Of course, Germany has to mine and use its coal. And it has to preach a lot of green guff at the same time so people don’t notice that the carbon price is deliberately kept in the toilet by the fake-tan brigade in Brussels and Strasbourg.

      But this demolition is some kind of slap in the face. I’ve visited a town in Spain where everything of value was moved stone by stone to higher ground to make way for a hydro project. You can see pics of the project and the higher town at the bottom of this old blog of mine: https://slowcamino.wordpress.com/2011/06/06/galicia-stone-mist-sun-water/

      So…too much trouble for prosperous Germany? Or slap in the face, maybe.

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    Anthony Charletta, Ph.D.

    Jo,

    Here in Texas we have a competitive market for electricity by law. It is called ‘Power to Choose’. Each household in Texas can choose an Electric Utility Company to buy their electricity. One can choose a 3 month, 6 month, 1 year, or 2 year contract at a set rate. This fosters competition and therefore lower rates. As an example, I just signed a contract for two years. My rate is little over 10 cents/kwh. If I use more than 999 kwh, I get a rebate on my monthly bill of $65. My average electric bill is ~ $104/month,and is never over $200/month during the very hot and humid summers here in Houston. Texans that don’t take advantage of ‘Power to Choose’ pay considerably more. During the summer, when I am paying less than $200/month,my neighbors are paying $400 to $500/month. The link to ‘Power to Choose’ http:/www.powertochoose.org/. Put in a zip code (you can use mine:77494) and you will be presented with a miriad of choices. In conclusion, when your contract ends, it is up to you to find another low cost provider or have your rates increase substantially under your current provider. I find that most people are too lazy to take a half an hour to look for a lower rate with incentives. Switching to a new provider takes about ten minutes.

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    neil

    Some truths about electric cars.

    Firstly I worked as a design/development engineer in the Auto Industry for 30 years, I was an employee, contractor, consultant to Toyota, Holden, Ford, Nissan, HSV, FPV and many OE suppliers. I know what I am talking about.

    The electric carriage was invented in 1842, that’s right 176 years ago, by a Scot named Robert Anderson. The problem was rechargeable cells weren’t invented until 1859 by a frog, Gaston Plante, he crated a basic version of the lead acid battery, but it was still rubbish.

    In 1879 Karl Benz created the four stroke engine (Otto refined it latter) and in 1886 he put it in a buggy and created the first petrol car (nine years? I reckon it would have taken me one week!)

    Development of the rechargeable battery continued Morrison 1891, and even Edison 1903 which he offered free to his friend Henry Ford who used it to create the electric starter, but he knew petrol was far superior. The first car a 17 year old Ferdinand Porsche built was a AWD electric, but he turned to petrol because it was better. From here electric cars were just foot notes in history.

    Come the global warming alarmist scare and auto execs started to relook at GM’s excellent Hybrid concept that they visited in the 1960′s but didn’t see the point and eventually sold it to Toyota in the 90′s. but that wasn’t enough for the green monster, they demanded zero emissions.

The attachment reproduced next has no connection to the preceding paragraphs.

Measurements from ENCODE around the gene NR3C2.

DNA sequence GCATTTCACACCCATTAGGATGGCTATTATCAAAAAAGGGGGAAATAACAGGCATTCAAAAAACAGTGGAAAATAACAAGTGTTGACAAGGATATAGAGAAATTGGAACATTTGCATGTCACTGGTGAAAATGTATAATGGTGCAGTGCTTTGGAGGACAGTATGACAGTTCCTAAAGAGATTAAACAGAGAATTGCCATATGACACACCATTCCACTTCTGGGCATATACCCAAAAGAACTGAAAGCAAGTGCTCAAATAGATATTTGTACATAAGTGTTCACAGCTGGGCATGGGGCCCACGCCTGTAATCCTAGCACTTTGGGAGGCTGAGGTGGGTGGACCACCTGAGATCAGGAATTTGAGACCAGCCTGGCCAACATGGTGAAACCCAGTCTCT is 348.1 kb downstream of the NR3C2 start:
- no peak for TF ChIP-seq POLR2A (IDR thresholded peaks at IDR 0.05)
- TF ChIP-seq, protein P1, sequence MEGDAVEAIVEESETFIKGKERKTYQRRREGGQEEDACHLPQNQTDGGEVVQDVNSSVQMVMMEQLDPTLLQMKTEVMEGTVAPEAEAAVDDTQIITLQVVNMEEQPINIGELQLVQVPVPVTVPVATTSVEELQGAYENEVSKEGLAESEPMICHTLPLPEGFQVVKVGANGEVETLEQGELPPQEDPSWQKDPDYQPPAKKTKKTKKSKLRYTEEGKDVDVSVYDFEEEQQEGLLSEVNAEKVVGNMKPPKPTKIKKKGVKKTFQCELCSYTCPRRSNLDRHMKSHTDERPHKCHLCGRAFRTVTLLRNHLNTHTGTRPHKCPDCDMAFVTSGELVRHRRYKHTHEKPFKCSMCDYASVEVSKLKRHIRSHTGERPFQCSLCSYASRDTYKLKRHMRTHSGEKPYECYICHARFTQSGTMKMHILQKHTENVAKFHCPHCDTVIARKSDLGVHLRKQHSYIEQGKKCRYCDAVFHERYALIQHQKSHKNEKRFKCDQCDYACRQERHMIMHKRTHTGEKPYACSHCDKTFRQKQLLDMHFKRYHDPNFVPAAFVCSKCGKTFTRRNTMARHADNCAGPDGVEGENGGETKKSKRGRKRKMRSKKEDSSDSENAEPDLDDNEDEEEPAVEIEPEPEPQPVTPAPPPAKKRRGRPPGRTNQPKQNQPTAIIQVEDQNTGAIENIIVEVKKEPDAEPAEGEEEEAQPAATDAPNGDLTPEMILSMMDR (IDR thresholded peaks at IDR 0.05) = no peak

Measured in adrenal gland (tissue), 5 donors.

And here lies the problems.

    1. Good electric cars require several kg of rare earth magnets. Current known reserves of RE’s can produce about 5 million vehicles pa. compared to the 60 million currently being produced.

    2. China controls 90% of RE’s and they don’t want to share, they are in a virtual trade war with Japan who desperately need more.
    Australia’s geology suggests we should have lots of RE’s but we haven’t found much.

    3. Because Australia is basically dependant on coal for our electricity and will be for at least a century, an electric car (at best) produces 6% more carbon emissions that a typical small car. So what is the point?

    Despite what Elon Musk would have his propaganda make you believe electric cars are going know where fast, just like his satellite launches.

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    rapscallion

    “Large subsidies from taxpayers and mandates on auto companies and consumers will be required to force adoption”

    The moment TPTB use force is the moment they’ve lost the argument.

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    Tom O

    I’ve never been fond of “putting all my eggs in one basket.” That applies to electrification as well. When you have a gas furnace and/or a gas cook stove, and an ice storm takes down the electric lines, if you have a small generator, you can still have warmth in your home until the power is restored.

    If you have only electrical appliances and the ice storm takes down the power lines, you are SOL unless you have a very large generator. Electrification in cold prone climates is not exactly a smart move, especially if you live in a rural area.

    I really don’t understand why the bum’s rush to electrification unless the intent is to at some point in time be able to freeze to death a lot of people. but then again, pushing high cost energy to fight “global warming” in a cooling climate pretty much seems to be right in step with the idea of freezing a lot of people to death, too.